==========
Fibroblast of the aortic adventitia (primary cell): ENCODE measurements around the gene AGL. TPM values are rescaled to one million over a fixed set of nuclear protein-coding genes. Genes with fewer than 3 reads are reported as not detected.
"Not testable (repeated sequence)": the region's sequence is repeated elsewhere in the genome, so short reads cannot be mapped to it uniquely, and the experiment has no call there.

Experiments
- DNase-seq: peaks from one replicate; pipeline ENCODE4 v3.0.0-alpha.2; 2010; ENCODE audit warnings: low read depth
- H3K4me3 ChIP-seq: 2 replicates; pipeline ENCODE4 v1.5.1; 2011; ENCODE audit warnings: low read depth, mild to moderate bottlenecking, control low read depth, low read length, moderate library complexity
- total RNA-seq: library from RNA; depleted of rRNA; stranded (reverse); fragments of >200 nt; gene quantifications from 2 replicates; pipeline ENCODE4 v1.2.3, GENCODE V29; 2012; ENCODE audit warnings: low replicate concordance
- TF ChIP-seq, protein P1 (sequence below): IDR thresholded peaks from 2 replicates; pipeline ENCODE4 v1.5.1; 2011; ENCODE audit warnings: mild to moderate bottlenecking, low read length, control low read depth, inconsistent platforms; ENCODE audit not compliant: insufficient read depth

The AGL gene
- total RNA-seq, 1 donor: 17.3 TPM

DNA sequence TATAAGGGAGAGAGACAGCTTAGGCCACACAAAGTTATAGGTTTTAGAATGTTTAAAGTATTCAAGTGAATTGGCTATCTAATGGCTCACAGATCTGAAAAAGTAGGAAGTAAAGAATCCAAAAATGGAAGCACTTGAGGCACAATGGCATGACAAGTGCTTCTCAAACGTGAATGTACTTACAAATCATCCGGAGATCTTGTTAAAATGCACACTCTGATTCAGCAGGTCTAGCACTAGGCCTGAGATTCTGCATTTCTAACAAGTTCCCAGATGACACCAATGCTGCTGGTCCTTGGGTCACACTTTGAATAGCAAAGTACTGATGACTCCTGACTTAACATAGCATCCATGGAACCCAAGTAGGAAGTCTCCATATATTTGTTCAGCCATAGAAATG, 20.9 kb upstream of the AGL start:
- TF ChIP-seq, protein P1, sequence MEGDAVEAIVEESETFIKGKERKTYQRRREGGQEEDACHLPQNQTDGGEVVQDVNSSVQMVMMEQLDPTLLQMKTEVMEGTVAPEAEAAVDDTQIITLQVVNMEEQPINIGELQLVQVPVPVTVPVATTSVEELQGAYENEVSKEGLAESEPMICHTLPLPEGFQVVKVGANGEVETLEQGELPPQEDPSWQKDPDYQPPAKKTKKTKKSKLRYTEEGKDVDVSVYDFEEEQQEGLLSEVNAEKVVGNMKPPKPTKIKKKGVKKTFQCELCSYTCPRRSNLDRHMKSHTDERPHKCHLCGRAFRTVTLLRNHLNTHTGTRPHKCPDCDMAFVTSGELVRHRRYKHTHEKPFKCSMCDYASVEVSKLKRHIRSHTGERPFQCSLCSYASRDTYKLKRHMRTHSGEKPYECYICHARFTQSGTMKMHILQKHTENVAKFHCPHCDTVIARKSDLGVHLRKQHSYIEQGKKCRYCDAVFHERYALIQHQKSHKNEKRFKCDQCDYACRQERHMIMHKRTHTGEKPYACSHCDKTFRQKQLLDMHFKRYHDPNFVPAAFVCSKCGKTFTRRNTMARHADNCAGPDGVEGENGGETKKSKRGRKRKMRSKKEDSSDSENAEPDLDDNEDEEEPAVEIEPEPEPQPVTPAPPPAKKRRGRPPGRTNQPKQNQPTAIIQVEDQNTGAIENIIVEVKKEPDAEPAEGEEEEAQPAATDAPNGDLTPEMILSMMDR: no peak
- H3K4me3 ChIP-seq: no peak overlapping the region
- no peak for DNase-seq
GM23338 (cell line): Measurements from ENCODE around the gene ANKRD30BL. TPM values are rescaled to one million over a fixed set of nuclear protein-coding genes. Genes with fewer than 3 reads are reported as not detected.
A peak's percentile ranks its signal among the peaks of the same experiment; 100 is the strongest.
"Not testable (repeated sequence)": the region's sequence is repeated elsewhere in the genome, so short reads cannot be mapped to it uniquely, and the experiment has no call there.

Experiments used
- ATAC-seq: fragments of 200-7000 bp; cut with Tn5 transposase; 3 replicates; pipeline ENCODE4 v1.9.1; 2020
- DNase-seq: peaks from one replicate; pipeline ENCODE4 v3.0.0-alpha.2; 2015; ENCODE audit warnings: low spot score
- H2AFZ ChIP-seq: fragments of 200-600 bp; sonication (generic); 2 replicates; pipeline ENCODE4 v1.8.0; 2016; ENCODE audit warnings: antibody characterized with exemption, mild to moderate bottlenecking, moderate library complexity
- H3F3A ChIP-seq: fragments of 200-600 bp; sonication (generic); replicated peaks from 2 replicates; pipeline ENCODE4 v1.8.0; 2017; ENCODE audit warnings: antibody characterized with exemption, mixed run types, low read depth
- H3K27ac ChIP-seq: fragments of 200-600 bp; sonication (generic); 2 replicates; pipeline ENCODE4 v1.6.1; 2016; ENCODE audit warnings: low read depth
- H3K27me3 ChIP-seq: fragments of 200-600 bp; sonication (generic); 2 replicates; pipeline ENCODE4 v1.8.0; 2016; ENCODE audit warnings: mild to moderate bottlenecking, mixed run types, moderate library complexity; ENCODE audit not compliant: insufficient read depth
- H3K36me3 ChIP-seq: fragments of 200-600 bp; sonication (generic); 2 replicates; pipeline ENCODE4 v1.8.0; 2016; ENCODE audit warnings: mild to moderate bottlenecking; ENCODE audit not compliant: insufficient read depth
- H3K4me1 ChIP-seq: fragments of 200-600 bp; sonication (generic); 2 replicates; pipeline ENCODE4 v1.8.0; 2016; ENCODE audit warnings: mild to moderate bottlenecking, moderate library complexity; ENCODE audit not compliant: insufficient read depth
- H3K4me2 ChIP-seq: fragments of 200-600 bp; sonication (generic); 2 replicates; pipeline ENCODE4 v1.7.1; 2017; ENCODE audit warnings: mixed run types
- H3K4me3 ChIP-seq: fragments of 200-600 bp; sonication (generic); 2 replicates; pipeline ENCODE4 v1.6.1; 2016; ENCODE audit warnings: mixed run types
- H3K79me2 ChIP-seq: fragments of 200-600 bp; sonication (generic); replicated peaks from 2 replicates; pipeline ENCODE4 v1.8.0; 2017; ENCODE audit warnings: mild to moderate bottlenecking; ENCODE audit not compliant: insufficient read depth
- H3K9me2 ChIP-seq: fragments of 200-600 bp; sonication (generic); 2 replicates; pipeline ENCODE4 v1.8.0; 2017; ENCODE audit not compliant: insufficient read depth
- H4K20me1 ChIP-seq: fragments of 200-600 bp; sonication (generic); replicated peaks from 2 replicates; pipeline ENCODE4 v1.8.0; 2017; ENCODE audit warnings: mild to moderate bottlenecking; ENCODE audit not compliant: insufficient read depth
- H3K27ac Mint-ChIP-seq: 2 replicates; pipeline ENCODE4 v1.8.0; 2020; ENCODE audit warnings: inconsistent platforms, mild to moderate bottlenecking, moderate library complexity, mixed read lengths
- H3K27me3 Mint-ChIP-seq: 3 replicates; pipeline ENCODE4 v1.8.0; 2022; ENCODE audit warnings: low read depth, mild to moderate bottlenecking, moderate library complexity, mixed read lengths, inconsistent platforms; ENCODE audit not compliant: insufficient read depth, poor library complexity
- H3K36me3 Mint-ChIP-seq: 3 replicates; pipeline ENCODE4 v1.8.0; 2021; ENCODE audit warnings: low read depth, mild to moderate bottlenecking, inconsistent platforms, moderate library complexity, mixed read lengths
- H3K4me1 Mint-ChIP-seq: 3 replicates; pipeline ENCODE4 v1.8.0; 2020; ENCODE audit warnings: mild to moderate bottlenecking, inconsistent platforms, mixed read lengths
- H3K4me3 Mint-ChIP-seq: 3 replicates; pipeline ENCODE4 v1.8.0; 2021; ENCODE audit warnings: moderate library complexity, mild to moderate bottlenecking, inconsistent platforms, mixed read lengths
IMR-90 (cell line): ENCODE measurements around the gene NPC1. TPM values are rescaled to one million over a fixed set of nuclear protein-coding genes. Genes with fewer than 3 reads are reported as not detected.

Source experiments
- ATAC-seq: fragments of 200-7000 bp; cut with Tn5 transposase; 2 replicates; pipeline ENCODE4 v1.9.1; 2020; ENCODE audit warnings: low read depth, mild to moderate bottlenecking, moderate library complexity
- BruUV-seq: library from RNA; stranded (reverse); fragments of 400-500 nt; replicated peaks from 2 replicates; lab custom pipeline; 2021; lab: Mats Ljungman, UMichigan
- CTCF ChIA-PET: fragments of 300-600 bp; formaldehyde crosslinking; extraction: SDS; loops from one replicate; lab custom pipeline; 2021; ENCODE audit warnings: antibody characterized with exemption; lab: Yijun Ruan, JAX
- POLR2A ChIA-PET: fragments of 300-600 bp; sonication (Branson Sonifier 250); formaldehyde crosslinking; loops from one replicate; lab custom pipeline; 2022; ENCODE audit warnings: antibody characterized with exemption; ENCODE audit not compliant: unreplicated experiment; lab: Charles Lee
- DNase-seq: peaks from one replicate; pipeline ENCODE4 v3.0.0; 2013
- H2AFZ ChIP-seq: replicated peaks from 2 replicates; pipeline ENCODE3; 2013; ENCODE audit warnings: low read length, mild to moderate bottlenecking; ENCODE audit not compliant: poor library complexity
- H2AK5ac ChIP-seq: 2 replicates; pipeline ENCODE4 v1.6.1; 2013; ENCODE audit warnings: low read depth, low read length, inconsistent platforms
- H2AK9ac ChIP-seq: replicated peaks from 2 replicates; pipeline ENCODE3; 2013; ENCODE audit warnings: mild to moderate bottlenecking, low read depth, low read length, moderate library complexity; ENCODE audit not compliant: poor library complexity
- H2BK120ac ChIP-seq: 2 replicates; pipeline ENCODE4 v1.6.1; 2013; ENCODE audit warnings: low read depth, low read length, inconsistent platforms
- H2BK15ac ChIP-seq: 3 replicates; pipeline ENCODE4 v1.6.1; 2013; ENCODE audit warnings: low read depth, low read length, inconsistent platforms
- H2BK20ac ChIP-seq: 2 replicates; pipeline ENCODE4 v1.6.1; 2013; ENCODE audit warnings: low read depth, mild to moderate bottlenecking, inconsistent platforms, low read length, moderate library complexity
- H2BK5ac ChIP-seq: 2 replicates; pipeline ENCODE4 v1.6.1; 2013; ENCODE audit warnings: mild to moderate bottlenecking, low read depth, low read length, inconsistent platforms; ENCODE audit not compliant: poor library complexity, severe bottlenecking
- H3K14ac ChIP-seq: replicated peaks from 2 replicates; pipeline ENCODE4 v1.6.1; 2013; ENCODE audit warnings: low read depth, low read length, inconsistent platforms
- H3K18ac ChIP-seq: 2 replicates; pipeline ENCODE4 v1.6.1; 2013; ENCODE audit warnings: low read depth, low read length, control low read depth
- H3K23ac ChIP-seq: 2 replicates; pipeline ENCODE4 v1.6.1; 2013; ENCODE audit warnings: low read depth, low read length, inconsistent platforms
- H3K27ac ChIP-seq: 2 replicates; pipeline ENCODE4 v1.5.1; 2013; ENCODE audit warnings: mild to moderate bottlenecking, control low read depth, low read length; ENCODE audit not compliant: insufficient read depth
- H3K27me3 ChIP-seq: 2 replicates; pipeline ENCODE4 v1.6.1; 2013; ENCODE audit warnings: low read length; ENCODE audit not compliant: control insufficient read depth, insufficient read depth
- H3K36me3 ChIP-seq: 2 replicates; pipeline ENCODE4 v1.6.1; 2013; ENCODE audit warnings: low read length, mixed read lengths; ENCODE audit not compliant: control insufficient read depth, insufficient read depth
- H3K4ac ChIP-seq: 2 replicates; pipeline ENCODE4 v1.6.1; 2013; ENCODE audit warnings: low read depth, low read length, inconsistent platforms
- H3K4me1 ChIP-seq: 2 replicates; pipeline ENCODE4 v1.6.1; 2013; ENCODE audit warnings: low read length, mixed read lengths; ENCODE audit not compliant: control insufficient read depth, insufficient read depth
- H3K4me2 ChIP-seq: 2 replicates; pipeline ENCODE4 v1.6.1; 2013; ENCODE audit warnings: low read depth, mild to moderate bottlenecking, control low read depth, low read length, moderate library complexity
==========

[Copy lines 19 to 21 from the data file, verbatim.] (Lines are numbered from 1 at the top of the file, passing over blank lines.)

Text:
- DNase-seq: peaks from one replicate; pipeline ENCODE4 v3.0.0-alpha.2; 2015; ENCODE audit warnings: low spot score
- H2AFZ ChIP-seq: fragments of 200-600 bp; sonication (generic); 2 replicates; pipeline ENCODE4 v1.8.0; 2016; ENCODE audit warnings: antibody characterized with exemption, mild to moderate bottlenecking, moderate library complexity
- H3F3A ChIP-seq: fragments of 200-600 bp; sonication (generic); replicated peaks from 2 replicates; pipeline ENCODE4 v1.8.0; 2017; ENCODE audit warnings: antibody characterized with exemption, mixed run types, low read depth